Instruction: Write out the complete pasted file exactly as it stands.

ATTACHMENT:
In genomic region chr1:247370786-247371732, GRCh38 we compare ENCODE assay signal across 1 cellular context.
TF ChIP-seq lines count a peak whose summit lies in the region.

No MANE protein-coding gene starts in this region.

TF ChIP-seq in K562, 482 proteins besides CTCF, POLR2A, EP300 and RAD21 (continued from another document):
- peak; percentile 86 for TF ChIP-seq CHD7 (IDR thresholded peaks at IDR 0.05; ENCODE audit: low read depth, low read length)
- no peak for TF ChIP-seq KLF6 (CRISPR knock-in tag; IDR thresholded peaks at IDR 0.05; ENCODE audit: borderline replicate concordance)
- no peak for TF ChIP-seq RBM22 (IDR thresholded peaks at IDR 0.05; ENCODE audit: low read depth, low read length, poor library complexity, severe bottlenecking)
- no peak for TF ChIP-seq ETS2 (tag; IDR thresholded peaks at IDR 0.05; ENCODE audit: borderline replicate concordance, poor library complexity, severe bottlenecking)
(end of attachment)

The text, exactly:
In genomic region chr1:247370786-247371732, GRCh38 we compare ENCODE assay signal across 1 cellular context.
TF ChIP-seq lines count a peak whose summit lies in the region.

No MANE protein-coding gene starts in this region.

TF ChIP-seq in K562, 482 proteins besides CTCF, POLR2A, EP300 and RAD21 (continued from another document):
- peak; percentile 86 for TF ChIP-seq CHD7 (IDR thresholded peaks at IDR 0.05; ENCODE audit: low read depth, low read length)
- no peak for TF ChIP-seq KLF6 (CRISPR knock-in tag; IDR thresholded peaks at IDR 0.05; ENCODE audit: borderline replicate concordance)
- no peak for TF ChIP-seq RBM22 (IDR thresholded peaks at IDR 0.05; ENCODE audit: low read depth, low read length, poor library complexity, severe bottlenecking)
- no peak for TF ChIP-seq ETS2 (tag; IDR thresholded peaks at IDR 0.05; ENCODE audit: borderline replicate concordance, poor library complexity, severe bottlenecking)